Have I not been clear enough?
Is it too esoteric?
Do your fellow investors just not want to believe it?
Anyways, I just don’t feel most investors really understand this situation at all.
If they did, they’d be acting much differently.
So here, let me explain it another way using one prominent example.
A Tale of Two Stocks
Warren Buffett is the world’s greatest living investor. For decades he delivered outsized returns.
His process was simple. Buy shares in big companies with dominant positions and ride out the ups and downs of the market.
His time horizon is measured in decades though.
Most of us don’t have that advantage and that’s why what I’m about to explain to you is so critical.
To understand it, you just have to look at the recent history of two tech stocks, International Business Machines (IBM) and Amazon (AMZN), and how the companies are capitalizing on the cloud computing boom.
We touched on this subject a few weeks ago when I showed you Amazon’s Dirty (And Ultra-Lucrative) Secret:
[The cloud computing boom] is creating a huge divide between the winners and losers.
A few big tech companies which didn’t move into the cloud early enough are getting left behind. Think of tech heavyweights like IBM, HP, and EMC.
Their shares reflect that too.
The S&P 500 is up 0.5% for the year so far.
[The companies which jumped in big and early on the cloud computing trend including] Alphabet, Microsoft, and Amazon are up 15%, 36%, and 96% respectively.
IBM, HP, and EMC, who missed out on the cloud boom, are down an average of 12% each on the year.
The divide between the winners and the losers in this is dramatic.
But it’s actually part of a much bigger -- and potentially costly -- trend investors should be paying close attention to right now.
Let’s turn back to Amazon and IBM to see what I mean.
Amazon shares have been on a tear over the last year. They’re up from $300 to more than $660 today.
Now, Amazon’s core business as an online marketplace has been doing well. Sales are going up every year and it’s the dominant Internet retailer.
That business, however, doesn’t make any money at all. Amazon is competing on price and convenience. And it’s winning.
The cost of winning are margins that are non-existent.
In time, that may change. For now and the foreseeable future, it won’t.
Amazon’s earnings have been driven almost entirely by its Amazon Web Services division.
This division is the cloud computing segment which provides the servers and technology for companies like Netflix (NFLX) and others.
It has been the primary driver for Amazon’s shares.
It took billions of dollars for Amazon to build these server farms and the infrastructure necessary.
But it’s paying off big for Amazon. The division has generated $7.3 billion in revenues this year and set to pass $17 billion in 2017.
In fact, every company that invested heavily in the cloud computing is doing quite well.
IBM, however, is a totally different story.
It’s one of the few tech companies which has survived and thrived in every major tech innovation for nearly a century.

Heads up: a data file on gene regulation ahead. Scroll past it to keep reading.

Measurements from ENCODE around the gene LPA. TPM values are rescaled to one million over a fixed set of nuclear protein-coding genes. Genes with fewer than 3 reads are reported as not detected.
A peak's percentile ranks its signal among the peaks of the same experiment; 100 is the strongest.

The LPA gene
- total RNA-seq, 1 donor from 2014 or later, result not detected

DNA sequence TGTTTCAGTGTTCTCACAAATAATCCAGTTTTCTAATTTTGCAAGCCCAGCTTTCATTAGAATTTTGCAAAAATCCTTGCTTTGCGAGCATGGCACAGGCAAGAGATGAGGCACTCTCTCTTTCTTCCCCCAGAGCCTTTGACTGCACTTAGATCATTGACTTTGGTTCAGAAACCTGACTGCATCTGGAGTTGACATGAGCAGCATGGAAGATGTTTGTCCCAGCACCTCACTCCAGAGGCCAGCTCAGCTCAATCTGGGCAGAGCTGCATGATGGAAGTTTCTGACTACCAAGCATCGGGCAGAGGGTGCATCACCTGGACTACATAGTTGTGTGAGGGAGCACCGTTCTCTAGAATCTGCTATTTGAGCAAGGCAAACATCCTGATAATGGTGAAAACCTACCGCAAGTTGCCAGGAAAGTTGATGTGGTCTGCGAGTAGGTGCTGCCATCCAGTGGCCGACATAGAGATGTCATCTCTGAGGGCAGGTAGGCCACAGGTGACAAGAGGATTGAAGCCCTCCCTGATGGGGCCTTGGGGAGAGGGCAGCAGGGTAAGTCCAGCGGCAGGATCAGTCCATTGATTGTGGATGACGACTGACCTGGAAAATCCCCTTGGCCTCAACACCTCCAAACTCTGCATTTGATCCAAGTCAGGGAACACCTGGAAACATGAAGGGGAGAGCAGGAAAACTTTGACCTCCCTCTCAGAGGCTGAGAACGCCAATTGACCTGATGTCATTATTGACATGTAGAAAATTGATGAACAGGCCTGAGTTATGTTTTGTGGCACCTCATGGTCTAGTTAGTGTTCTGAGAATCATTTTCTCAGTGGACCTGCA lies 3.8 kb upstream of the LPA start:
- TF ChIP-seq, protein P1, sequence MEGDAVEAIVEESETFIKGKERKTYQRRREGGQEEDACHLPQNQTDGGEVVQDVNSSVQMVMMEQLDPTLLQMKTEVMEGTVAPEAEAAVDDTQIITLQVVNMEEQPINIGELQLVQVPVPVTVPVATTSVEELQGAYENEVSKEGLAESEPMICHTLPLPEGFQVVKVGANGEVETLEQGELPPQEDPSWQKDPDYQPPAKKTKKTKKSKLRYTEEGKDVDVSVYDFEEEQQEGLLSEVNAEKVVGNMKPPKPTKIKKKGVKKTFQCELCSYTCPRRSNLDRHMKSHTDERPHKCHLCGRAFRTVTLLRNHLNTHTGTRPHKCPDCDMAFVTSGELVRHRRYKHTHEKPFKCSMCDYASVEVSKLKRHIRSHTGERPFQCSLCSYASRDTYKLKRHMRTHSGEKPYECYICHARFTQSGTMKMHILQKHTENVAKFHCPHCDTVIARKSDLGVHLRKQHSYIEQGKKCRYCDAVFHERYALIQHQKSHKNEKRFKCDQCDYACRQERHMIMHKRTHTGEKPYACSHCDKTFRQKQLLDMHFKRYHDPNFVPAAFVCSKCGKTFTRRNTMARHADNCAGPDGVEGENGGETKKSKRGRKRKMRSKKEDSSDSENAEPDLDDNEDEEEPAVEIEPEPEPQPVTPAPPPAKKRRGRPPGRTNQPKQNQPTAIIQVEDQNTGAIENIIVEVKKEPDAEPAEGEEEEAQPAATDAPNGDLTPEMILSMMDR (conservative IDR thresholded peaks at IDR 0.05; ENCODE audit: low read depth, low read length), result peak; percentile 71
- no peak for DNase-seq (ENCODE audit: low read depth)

It’s quite an achievement.
It’s stock has had it’s ups and downs over that time too. But a lot more ups than downs over time.
Recently something has changed for IBM’s stock and it should mean a lot to investors who own any stocks at all.
As mentioned above, IBM has had a tough run of it lately.
It was left behind in the cloud computing boom.
IBM generates only a fraction of revenue from its cloud computing division compared to what Amazon does and it started out as just a side business for Amazon.
This is causing big problems for IBM.
Without the dominant position in the cloud-computing boom, IBM is getting hammered regularly every time it reveals its quarterly numbers.
IBM shares reflect that position too. They’re down 23% from their 2015 highs.
That’s bad. But here’s the real rub in all this though and why it’s important for all investors to understand it right now.
How did IBM miss out on the cloud computing boom?
The problem was, I believe, IBM was focused on “investing” in something else entirely for short term gain and long term pain.
You see, between 2012 and 2014 IBM spent about $36 billion buying its own stock.
During that three year share buyback frenzy IBM shares traded between $172 and $215.
Basically, IBM spent billions of dollars of cash to inflate its share price while missing out on building a leading position in the biggest tech boom of the last decade.
That’s bad. But it gets worse.
IBM shares have dropped considerably since then.
It’s stock is down to $137 -- its lowest price in more than five years -- as I write.
However, the company isn’t buying back nearly as many shares anymore.
In the first nine months of 2015 IBM bought less than $3.6 billion of its own stock back out of the market.
That’s well short of the $12 billion a year pace it was averaging in the three years before it.
What’s the problem here? Were IBM’s shares really worth $200+? Was it just inflating its own share price with $36 billion in cash? Why was it buying so many shares instead of building server farms to support the cloud computing boom?
None of the answers to those questions are good.
Regrettably, IBM isn’t alone here.
Let The Pain Begin....
IBM’s recent story isn’t a special case. I’m afraid the IBM example has and will increasingly be the the norm.
Earlier this week we looked at Caterpillar (CAT) which went through a very similar situation.
There are many, many more cases like these coming up too.
Overall, there have been more than $3.5 trillion worth of share buyback programs executed over the past few years.
They have pushed some stock prices higher than they should have been at the expense of the health of the underlying business.
It can’t and won’t last.
And we foresee the end coming sooner (much sooner) than later.
Investors have to start realizing what all this means before it’s too late.
Your financial success in the next few years depends on it.